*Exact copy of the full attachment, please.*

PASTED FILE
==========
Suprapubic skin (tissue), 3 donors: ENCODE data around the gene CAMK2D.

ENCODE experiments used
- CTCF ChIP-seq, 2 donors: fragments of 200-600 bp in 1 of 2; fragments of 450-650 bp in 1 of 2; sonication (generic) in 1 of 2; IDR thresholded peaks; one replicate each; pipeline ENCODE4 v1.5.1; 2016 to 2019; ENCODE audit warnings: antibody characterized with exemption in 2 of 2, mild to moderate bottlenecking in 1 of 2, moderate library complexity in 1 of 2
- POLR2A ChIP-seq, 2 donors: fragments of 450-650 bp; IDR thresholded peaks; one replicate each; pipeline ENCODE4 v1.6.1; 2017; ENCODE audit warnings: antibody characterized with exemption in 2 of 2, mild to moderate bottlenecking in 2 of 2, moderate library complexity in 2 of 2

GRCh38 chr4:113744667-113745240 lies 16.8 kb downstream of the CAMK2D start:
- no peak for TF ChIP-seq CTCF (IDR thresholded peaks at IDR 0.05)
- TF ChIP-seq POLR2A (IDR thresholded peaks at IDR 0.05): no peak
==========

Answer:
Suprapubic skin (tissue), 3 donors: ENCODE data around the gene CAMK2D.

ENCODE experiments used
- CTCF ChIP-seq, 2 donors: fragments of 200-600 bp in 1 of 2; fragments of 450-650 bp in 1 of 2; sonication (generic) in 1 of 2; IDR thresholded peaks; one replicate each; pipeline ENCODE4 v1.5.1; 2016 to 2019; ENCODE audit warnings: antibody characterized with exemption in 2 of 2, mild to moderate bottlenecking in 1 of 2, moderate library complexity in 1 of 2
- POLR2A ChIP-seq, 2 donors: fragments of 450-650 bp; IDR thresholded peaks; one replicate each; pipeline ENCODE4 v1.6.1; 2017; ENCODE audit warnings: antibody characterized with exemption in 2 of 2, mild to moderate bottlenecking in 2 of 2, moderate library complexity in 2 of 2

GRCh38 chr4:113744667-113745240 lies 16.8 kb downstream of the CAMK2D start:
- no peak for TF ChIP-seq CTCF (IDR thresholded peaks at IDR 0.05)
- TF ChIP-seq POLR2A (IDR thresholded peaks at IDR 0.05): no peak